What are common symptoms of advanced prostate cancer? Expert Dr. Xin Gao discusses the various symptoms that patients may experience and treatments that may be used to manage these common issues.
Dr. Xin Gao is a Medical Oncologist at Massachusetts General Hospital. Learn more about this expert Dr. Gao.
What are common symptoms of advanced disease, and how are the symptoms managed?
So, with advanced disease, the symptoms can present in a variety of different ways.
They’re often related to where the cancer has spread to. If there’s a tumor in the prostate gland itself or next to it, some patients might experience urinary symptoms, urinary frequency, feeling of incomplete emptying or a weak urinary flow. Or even pain or discomfort of leading with urination. That’s sort of the primary prostate tumor itself. Bone metastases can cause bone pain and commonly this involves bones in the spine or back or in the pelvis.
There’s also a heightened risk of fractures with bone metastases and obviously that can sometimes cause pain. However, I think I should mention, many bone metastases actually don’t cause pain. It’s not uncommon that we see a bone scan or a CAT scan that the cancer is in multiple bones, but the patient actually, you know, I think fortunately, doesn’t feel any pain from that.
Lymph node spread, I would say, rarely causes symptoms early on, but if there’s significant enlargement of these lymph nodes or in risking anatomic areas, sometimes the lymph nodes can cause discomfort or pain. Sometimes they can compress upon major veins or blood vessels or on the ureters that drain the kidneys and cause either blood clots or lower extremity swelling if it’s the major veins or cause kidney dysfunction because the ureters aren’t draining the kidneys appropriately. And then, I think in general, as with any advanced cancer, advanced prostate cancer can commonly cause fatigue and cause patients to just kind of generally feel unwell in sort of a hard to pinpoint type of way.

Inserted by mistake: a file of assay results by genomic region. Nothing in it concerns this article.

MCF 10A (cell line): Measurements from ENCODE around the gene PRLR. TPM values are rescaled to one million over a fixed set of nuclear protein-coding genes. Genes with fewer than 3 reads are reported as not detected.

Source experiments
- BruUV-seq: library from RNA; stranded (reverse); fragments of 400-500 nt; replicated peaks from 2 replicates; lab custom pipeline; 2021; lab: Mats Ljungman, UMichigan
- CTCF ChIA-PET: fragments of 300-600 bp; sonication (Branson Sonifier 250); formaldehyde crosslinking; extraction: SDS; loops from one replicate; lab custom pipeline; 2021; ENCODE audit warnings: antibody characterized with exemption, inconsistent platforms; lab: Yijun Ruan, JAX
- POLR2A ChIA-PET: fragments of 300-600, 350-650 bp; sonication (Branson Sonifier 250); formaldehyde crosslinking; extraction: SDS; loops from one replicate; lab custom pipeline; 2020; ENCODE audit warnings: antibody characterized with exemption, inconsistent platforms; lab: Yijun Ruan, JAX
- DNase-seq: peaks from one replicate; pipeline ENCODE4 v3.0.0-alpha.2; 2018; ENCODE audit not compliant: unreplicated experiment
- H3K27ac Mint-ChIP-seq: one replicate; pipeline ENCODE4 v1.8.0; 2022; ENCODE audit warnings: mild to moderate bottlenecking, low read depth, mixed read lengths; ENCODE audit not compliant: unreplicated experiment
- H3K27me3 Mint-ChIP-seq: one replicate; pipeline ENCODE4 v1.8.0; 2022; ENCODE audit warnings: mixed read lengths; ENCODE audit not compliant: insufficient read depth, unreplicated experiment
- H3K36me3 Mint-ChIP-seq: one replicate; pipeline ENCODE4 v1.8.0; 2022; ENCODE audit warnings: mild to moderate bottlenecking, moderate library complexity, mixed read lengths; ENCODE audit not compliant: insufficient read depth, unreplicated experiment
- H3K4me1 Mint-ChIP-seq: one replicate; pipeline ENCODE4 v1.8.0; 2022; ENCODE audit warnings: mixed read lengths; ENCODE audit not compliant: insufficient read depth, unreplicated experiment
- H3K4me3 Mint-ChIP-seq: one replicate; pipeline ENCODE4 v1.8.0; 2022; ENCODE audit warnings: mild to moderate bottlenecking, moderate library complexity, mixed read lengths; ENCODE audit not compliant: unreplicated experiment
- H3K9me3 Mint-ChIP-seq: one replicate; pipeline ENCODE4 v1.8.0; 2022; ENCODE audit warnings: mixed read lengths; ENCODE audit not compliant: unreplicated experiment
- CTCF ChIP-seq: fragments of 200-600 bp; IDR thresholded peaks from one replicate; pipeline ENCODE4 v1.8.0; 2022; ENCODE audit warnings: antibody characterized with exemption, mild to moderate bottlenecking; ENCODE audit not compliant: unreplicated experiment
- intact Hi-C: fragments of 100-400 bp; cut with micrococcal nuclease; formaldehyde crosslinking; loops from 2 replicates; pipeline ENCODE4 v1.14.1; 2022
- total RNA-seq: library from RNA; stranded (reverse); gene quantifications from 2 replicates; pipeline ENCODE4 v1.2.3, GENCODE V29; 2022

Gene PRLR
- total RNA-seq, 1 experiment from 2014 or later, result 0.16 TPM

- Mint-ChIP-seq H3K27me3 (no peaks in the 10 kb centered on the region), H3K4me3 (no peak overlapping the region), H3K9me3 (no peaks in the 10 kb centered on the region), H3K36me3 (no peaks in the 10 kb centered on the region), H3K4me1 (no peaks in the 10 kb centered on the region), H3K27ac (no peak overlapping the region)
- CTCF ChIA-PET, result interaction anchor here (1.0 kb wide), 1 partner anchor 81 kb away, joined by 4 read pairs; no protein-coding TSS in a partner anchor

I think it’s sort of the general toll that the cancer – the burden of the cancer is causing on the body and maybe taking, you know, essential nutrients or other things away from normal body organs or body cells.
How are some of these symptoms managed?
So, pain, if people have pain, it’s typically managed with analgesics and pain medications, whether it’s Tylenol or ibuprofen. Other NSAID types of medications. Opiates and narcotic pain medications are commonly used for advanced prostate cancers as well to control and manage and treat the pain. And patients with cancers involving the bones that have become resistant to standard hormone therapy, we also commonly give medications called bisphosphonates.
Zoledronic acid is a common one. Or a related medication called denosumab to try to reduce the risk of fractures, to strengthen the bones a bit. And these medications can also help with bone pain to some extent. And sometimes we treat other symptoms of cancer with medications that might help improve energy levels and improve the fatigue, for example.
So, methylphenidate or methylphenidate (Ritalin) is a common medication that is used to try to help with energy levels or reduced energy in advanced cancer patients. Sometimes steroid medications can do that as well, could be helpful. Appetite, reduced appetite with advanced cancer is not uncommon, although I think for prostate cancer, we see it to a lesser extent compared to other advanced cancers.
There are other medications, steroids being one of them, and medications like mirtazapine or Remeron can be used to help try to simulate the appetite a little bit more. In terms of other symptoms, urinary symptoms, let’s say from the primary prostate tumor, that’s often co-managed with my colleagues in urology. There are medications that can be used to try to help with the urinary flow or stream in some situations or perhaps procedural interventions that might be able to help open up the urinary outlet a little bit more. Those things can be considered as well.